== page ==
The work of Plant Scientists is crucial to our long-term survival, according to a hard-hitting letter by an international group of botanists and crop scientists published this week.
by Eoin Lettice
After an online consultation, the authors have drawn up a list of 100 important questions that urgently need to be addressed by the next generation of plant biologists.
“Plant science has never been more important” the authors state. Global challenges including the production of abundant safe and nutritious food, shelter, clothes, fibre and renewable energy can only be met, according to the authors, “in the context of a strong fundamental understanding of plant biology and ecology, and translation of this knowledge into field-based solutions”.
In order to see what questions plant scientists should be considering, the authors compiled a list of 100 important questions facing plant science research.
The top-ten questions are:
- How do we feed our children’s children?
- Which crops must be grown and which sacrificed, to feed the billions?
- How can we deliver higher yields but at the same time reduce environmental impact of agriculture?
- What are the best ways to control invasive species of plants, pests and pathogens?
- Should GM crops require special regulation?
- How can plants curb global warming?
- How do plants contribute to maintaining human life on earth?
- What will be the new scientific approaches central to plant biology in the coming century?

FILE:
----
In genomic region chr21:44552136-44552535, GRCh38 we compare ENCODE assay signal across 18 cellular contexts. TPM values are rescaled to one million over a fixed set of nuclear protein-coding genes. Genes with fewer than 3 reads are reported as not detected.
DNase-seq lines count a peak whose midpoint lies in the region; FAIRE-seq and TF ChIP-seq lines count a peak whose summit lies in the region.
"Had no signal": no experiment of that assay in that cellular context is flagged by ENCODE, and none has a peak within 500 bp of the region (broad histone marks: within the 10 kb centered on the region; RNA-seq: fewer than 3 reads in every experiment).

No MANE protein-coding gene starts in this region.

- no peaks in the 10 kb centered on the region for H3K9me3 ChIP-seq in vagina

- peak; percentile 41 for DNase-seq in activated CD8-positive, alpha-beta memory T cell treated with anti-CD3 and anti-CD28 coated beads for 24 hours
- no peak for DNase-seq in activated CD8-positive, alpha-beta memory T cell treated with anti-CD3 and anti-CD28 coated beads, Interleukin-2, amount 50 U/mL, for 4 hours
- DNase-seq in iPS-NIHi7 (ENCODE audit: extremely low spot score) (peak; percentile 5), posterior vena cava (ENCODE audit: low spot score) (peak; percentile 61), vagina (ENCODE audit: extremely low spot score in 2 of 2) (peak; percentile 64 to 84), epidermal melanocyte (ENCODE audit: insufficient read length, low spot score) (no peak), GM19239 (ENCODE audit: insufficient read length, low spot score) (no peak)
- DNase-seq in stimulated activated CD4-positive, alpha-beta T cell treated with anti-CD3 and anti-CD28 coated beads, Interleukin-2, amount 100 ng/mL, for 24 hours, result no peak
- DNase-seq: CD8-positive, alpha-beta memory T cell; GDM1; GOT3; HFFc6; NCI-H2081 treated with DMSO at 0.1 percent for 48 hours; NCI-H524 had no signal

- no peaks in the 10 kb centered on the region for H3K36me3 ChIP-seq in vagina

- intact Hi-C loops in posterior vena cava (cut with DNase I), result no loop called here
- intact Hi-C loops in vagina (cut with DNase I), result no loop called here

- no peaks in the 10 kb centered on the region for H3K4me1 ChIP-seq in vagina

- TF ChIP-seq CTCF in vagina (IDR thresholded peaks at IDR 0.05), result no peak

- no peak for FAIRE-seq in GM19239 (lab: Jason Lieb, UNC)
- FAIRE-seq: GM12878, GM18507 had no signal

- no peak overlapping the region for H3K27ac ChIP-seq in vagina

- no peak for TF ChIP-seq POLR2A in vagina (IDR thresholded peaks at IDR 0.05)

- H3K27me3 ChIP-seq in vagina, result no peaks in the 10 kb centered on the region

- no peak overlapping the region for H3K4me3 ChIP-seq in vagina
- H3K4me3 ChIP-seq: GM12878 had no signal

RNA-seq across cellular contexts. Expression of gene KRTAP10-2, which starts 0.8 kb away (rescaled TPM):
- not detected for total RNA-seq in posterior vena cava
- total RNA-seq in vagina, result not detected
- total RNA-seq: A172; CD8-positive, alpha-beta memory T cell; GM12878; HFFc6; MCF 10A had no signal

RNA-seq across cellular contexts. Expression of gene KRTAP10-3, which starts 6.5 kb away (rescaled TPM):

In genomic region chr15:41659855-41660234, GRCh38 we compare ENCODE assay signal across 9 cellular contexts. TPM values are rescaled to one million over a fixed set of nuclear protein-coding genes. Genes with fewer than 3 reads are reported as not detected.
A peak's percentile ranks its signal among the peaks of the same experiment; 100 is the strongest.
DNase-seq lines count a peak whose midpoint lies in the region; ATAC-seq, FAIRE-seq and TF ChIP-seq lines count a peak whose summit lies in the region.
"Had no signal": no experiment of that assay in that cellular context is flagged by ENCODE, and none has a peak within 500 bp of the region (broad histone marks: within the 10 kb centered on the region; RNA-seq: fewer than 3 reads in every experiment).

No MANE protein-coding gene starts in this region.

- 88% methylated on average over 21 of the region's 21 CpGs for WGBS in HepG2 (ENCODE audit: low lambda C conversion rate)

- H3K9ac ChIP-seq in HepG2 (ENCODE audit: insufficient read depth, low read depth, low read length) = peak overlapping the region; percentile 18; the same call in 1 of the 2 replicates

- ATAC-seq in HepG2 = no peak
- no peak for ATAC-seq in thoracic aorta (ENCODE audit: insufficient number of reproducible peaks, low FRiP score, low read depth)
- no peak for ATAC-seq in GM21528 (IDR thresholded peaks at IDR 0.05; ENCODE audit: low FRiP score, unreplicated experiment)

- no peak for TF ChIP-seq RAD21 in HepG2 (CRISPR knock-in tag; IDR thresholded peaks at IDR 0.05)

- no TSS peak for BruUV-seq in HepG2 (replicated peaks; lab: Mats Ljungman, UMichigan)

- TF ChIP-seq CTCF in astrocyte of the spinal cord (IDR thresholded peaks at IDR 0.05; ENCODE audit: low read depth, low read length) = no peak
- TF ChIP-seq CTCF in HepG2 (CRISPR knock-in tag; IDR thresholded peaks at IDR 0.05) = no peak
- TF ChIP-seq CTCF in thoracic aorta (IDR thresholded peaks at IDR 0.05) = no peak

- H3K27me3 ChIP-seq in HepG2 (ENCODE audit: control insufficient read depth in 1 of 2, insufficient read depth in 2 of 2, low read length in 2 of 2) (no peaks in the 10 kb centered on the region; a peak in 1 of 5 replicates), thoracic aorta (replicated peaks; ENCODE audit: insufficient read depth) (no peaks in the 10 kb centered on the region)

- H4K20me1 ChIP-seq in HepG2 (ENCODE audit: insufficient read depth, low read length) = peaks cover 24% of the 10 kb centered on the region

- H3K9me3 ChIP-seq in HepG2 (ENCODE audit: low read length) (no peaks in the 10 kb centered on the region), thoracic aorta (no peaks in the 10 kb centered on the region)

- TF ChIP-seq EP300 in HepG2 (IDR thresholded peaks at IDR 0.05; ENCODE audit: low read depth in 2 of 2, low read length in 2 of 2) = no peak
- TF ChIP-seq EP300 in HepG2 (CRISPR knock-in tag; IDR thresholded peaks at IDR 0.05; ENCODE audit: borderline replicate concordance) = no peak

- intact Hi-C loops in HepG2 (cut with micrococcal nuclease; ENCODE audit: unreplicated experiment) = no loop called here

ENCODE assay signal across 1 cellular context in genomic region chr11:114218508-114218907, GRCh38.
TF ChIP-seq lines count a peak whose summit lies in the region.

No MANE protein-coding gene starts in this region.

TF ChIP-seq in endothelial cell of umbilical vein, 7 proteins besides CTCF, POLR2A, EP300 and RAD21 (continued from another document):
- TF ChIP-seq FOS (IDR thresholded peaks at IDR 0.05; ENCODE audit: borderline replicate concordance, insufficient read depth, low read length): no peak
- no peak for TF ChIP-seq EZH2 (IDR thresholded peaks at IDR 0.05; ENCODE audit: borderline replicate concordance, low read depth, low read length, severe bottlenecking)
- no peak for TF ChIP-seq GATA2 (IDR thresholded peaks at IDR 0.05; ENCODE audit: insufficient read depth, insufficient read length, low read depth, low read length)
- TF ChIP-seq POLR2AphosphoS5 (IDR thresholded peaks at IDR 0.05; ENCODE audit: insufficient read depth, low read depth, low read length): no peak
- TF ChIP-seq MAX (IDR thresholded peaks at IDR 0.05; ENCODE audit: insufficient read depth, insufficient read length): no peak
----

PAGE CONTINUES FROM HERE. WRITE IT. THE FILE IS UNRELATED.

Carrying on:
- How do we ensure that society appreciates the importance of plants and how can we attract the “best and brightest” into plant science?
- How do we make sure sound science informs policy decisions?
“Plant science is central to addressing many of the most important questions facing humanity”, the authors conclude. The importance of plants also extends well beyond agriculture and horticulture as we “face decliningÂ solid fuel reserves, climate change, and a need for more sustainable methods to produce fuel, fibre, wood and industrial feedstocks”.
The authors note that training new plant scientists is essential given the central role they will play in the future:
“As plant science becomes increasingly important, we need to attract the brightest and best to careers in plant research. School education does not include the most interesting or relevant aspects of plant science, and discourages young people from studying the subject at university. This is indefensible in a world with such a strong requirement for outstanding plant scientists, and steps should be taken to put it right”.
The authors are clear on the importance of plant science research and future plant scientists:
â€œEveryone knows that we need doctors, and the idea that our best and brightest should go into medicine is embedded in our culture.Â However, even more important than medical care is the ability to survive from day to day; this requires food, shelter, clothes, and energy, all of which depend on plants.
â€œPlant scientists are tackling many of the most important challenges facing humanity in the twenty-first century, including climate change, food security, and fossil fuel replacement.Â Making the best possible progress will require exceptional people.Â We need to radically change our culture so that â€˜plant scientistâ€™ (or, if we can rehabilitate the term, â€˜botanistâ€™) can join â€˜doctorâ€™, â€˜vetâ€™ and â€˜lawyerâ€™ in the list of top professions to which our most capable young people aspire.â€
You can read the letter, published in the New Phytologist here.